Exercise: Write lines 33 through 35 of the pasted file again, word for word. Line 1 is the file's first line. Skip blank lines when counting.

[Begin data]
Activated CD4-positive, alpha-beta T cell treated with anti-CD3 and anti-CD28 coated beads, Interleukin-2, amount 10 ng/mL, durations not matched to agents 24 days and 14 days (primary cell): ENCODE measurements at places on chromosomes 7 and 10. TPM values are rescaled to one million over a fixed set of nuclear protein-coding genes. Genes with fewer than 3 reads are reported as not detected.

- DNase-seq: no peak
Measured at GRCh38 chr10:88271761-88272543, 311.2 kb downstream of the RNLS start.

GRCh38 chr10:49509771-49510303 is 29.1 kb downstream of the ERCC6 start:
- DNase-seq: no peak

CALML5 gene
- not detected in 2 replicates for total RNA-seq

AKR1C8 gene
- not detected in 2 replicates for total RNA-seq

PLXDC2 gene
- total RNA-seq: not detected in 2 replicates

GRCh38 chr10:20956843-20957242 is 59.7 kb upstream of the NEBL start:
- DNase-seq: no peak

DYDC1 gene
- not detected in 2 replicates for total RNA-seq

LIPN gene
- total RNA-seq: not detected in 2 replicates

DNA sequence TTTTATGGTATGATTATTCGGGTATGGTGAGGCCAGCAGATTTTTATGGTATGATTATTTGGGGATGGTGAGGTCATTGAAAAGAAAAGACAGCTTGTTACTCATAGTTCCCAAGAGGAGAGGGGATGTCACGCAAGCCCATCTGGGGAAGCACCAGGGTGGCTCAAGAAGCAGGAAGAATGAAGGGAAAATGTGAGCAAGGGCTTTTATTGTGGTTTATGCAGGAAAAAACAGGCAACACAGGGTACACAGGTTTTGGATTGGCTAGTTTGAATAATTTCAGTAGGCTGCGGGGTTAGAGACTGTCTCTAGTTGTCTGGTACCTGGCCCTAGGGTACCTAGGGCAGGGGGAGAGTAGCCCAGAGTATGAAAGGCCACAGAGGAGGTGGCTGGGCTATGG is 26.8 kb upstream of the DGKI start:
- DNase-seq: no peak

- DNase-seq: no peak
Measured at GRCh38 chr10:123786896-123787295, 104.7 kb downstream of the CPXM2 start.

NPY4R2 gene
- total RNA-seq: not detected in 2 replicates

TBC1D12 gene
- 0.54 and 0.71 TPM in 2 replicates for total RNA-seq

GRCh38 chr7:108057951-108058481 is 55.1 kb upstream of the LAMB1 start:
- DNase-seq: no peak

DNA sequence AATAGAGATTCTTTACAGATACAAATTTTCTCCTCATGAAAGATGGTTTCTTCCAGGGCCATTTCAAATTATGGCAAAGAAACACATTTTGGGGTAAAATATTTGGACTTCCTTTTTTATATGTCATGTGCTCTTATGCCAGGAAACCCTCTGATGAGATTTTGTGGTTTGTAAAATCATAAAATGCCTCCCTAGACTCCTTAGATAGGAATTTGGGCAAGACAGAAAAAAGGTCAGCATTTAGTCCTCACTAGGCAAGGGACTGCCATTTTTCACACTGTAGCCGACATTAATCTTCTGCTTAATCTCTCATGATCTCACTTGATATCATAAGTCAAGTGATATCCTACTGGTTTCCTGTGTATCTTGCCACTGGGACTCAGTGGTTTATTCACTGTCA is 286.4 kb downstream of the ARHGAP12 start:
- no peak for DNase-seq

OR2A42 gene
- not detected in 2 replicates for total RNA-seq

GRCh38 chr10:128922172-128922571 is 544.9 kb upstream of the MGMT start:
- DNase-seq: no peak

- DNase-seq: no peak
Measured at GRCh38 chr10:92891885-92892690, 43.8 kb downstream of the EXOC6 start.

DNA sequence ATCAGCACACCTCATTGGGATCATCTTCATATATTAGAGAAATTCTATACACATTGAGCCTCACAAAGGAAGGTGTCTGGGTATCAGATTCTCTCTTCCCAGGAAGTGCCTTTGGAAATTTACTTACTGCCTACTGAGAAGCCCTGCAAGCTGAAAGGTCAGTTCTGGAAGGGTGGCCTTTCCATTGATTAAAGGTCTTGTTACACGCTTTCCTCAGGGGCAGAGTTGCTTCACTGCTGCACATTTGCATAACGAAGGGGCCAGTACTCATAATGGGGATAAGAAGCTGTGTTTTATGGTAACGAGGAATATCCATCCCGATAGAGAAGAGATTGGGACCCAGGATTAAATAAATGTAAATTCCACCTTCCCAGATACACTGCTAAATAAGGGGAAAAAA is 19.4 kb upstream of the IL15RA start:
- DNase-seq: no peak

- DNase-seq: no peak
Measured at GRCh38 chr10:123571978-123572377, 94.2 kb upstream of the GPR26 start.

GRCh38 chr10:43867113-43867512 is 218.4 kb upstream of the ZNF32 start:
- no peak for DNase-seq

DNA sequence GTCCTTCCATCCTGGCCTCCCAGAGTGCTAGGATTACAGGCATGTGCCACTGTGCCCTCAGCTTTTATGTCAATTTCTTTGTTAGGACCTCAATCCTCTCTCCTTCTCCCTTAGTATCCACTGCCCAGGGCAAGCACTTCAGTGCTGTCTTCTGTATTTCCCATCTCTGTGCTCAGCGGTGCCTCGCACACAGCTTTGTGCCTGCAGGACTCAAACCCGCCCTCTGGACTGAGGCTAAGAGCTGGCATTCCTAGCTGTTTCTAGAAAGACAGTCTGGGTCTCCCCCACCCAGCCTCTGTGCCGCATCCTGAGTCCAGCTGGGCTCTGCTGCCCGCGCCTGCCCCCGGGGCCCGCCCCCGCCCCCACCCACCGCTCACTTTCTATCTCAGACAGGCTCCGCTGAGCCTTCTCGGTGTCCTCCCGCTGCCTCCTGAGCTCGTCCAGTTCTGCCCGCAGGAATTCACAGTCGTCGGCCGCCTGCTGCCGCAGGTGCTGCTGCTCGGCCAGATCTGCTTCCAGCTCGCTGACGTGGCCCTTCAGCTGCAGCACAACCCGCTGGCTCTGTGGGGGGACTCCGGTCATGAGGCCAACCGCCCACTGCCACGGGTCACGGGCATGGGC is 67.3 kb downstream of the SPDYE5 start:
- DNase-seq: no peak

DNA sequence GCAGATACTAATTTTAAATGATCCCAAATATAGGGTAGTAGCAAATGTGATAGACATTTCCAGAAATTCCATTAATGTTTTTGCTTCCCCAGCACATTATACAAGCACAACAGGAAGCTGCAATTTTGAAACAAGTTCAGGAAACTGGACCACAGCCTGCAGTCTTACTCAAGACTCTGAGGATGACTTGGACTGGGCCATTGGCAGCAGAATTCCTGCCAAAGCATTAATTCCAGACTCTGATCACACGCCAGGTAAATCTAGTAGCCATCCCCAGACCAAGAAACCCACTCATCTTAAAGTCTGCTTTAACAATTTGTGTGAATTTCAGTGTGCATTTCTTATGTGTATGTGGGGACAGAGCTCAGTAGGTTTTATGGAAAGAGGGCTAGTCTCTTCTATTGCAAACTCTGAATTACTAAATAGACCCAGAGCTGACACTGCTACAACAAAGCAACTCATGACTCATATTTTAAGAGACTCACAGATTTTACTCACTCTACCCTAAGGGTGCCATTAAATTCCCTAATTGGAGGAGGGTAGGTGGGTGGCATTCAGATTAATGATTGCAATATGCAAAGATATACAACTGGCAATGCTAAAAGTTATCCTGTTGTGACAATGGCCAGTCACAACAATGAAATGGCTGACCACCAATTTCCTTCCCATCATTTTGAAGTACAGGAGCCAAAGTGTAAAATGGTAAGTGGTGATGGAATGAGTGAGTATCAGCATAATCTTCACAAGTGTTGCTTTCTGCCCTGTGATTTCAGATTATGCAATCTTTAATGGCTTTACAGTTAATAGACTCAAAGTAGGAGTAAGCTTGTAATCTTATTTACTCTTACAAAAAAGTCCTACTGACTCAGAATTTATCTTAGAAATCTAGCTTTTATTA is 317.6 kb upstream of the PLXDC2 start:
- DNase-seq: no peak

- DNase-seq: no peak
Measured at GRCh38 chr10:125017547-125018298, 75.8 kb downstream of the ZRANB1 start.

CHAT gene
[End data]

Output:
- DNase-seq: no peak

- DNase-seq: no peak
Measured at GRCh38 chr10:92891885-92892690, 43.8 kb downstream of the EXOC6 start.